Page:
Figure 5. Results of the experiments to determine the parameters of the muscle fatigue parameters. These three plots show the torque measured during the potentiation, fatigue, and recovery segments of the procedure.
It was assumed that the muscle was fully rested at the beginning of the fatigue process. Therefore, the initial condition of the fatigue state was assumed as . Also, because the participant was being stimulated at the saturation amplitude for the duration of the fatigue procedure, the muscle activation variable was assumed to be 1 throughout the fatigue process (this is because the duration of the procedure is significantly longer than the muscle activation time constant that was previously determined). This approximation is necessary, as it allows us to measure the rate at which the muscle recovers without unnecessarily fatiguing the muscle. This procedure is identical to the potentiation procedure, where it can be observed that no noticeable muscle fatigue occurs. Using these assumptions the equation of the muscle fatigue dynamics (see equation (15)) can be reduced to whose solution, given the previously stated initial condition, is . A least-squares non-linear curve fitting algorithm was then used to solve for the parameters and that best fit the time response of the fatigue state to the normalized load cell measurement from the fatigue process. The normalized load cell data and the plot of the fatigue state that best fits the measured data are shown in Figure 6A. The resulting fit has an RMS error of 0.0373, and the parameters that were determined from this fit are and .
Figure 6. (A) The fatigue time constant and minimum fatigue states were determined by fitting the solution of the differential equation of the fatigue state to the normalized load cell data. From this fit, which has an RMS error of 0.0373, the fatigue time constant and minimum fatigue state were determined to be and , respectively. (B) The recovery time constant can be determined by fitting the solution of the differential equation of the fatigue state during recovery to the normalized load cell data. From this fit, which has an RMS error of 0.0031, the recovery time constant was determined to be .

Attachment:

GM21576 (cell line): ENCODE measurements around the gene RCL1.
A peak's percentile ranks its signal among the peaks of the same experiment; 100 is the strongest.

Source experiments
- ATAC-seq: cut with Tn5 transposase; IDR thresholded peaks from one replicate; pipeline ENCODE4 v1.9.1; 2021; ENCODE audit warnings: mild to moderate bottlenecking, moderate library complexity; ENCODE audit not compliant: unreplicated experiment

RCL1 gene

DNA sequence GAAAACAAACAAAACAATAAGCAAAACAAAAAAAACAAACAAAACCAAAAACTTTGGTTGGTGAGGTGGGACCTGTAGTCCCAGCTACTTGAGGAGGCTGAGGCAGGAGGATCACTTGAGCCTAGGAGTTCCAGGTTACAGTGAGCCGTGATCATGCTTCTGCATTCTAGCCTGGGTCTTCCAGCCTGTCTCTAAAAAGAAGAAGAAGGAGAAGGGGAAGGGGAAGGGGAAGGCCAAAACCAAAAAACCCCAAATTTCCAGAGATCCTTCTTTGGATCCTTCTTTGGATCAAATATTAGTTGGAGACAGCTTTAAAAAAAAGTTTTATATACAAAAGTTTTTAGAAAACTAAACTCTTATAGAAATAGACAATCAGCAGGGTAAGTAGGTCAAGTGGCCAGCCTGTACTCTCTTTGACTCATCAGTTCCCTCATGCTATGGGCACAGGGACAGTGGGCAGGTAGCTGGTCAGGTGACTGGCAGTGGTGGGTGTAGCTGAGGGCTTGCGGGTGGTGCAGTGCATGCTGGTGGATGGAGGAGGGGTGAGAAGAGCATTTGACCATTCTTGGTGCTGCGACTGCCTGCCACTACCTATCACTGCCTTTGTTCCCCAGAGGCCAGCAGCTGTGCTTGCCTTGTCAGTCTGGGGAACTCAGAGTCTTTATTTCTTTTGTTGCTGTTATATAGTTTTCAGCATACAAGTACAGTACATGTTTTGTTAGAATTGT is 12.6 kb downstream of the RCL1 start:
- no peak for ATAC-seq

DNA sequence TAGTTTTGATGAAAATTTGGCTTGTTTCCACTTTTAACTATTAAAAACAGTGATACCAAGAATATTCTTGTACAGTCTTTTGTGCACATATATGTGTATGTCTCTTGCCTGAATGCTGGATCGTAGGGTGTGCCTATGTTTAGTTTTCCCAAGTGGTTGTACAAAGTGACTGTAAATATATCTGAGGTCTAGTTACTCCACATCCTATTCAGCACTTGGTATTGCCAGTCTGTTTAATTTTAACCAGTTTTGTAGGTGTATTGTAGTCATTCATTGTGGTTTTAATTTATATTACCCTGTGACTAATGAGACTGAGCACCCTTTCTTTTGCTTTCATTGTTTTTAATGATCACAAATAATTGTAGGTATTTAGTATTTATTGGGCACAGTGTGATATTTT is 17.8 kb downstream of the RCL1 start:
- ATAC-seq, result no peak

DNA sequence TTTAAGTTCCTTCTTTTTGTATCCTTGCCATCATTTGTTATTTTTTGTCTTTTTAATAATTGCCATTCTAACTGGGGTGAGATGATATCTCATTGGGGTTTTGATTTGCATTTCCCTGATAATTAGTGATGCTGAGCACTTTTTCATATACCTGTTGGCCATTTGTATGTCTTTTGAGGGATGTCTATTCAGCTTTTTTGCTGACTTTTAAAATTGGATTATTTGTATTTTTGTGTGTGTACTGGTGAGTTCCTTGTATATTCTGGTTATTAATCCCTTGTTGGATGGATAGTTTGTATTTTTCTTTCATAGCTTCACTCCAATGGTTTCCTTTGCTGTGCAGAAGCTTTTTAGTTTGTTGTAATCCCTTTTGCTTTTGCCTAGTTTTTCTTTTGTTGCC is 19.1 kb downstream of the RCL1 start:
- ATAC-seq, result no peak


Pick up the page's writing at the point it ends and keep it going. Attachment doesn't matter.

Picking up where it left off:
During the recovery procedure, it was assumed that the pulses of stimulation were sufficiently short such that the muscle activation variable was essentially zero throughout the duration of the procedure. Therefore, the equation of the muscle fatigue dynamics can be reduced to , whose solution is , where is the initial condition that was measured from the first isometric contraction during the recovery procedure. The normalized load cell data and the plot of the fatigue state that best fits the measured data are shown in Figure 6B. The resulting fit has an RMS error of 0.0031, and the recovery time constant determined from the fit is . The estimated parameters of all of the participants are given in Table 1.
Table 1. Values of the estimated parameters and control gains used in the experiments for the right leg (RL) and left leg (LL) of each subject.
6. Experimental Results